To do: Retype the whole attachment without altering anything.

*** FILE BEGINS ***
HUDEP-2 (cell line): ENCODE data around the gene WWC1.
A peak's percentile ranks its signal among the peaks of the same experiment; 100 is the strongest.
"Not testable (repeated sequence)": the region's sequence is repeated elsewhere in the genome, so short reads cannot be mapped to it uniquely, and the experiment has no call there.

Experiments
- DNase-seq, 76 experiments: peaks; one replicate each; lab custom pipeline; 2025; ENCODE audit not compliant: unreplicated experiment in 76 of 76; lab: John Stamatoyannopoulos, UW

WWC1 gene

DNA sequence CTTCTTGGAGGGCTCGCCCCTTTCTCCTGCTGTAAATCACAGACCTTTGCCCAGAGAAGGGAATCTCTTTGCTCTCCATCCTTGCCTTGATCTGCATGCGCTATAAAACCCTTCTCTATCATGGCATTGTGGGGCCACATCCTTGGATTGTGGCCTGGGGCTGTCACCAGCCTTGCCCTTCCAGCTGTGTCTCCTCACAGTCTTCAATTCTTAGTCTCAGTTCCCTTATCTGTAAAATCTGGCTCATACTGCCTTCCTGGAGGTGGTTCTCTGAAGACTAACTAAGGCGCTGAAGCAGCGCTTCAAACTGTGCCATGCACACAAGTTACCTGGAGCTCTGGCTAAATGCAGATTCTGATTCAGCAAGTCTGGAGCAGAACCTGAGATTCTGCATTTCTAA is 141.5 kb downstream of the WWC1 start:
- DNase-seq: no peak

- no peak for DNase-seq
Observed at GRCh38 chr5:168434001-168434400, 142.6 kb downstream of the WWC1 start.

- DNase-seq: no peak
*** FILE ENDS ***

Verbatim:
HUDEP-2 (cell line): ENCODE data around the gene WWC1.
A peak's percentile ranks its signal among the peaks of the same experiment; 100 is the strongest.
"Not testable (repeated sequence)": the region's sequence is repeated elsewhere in the genome, so short reads cannot be mapped to it uniquely, and the experiment has no call there.

Experiments
- DNase-seq, 76 experiments: peaks; one replicate each; lab custom pipeline; 2025; ENCODE audit not compliant: unreplicated experiment in 76 of 76; lab: John Stamatoyannopoulos, UW

WWC1 gene

DNA sequence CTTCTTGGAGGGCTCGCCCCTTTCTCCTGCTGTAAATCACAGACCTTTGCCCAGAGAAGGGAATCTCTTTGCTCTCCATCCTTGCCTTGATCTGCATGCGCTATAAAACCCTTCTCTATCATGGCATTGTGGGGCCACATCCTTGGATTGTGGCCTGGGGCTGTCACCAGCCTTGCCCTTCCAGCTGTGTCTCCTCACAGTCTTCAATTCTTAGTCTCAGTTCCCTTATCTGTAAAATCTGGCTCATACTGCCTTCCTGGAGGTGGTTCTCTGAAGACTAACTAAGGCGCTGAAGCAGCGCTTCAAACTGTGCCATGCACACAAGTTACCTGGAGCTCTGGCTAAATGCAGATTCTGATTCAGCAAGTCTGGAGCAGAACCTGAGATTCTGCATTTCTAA is 141.5 kb downstream of the WWC1 start:
- DNase-seq: no peak

- no peak for DNase-seq
Observed at GRCh38 chr5:168434001-168434400, 142.6 kb downstream of the WWC1 start.

- DNase-seq: no peak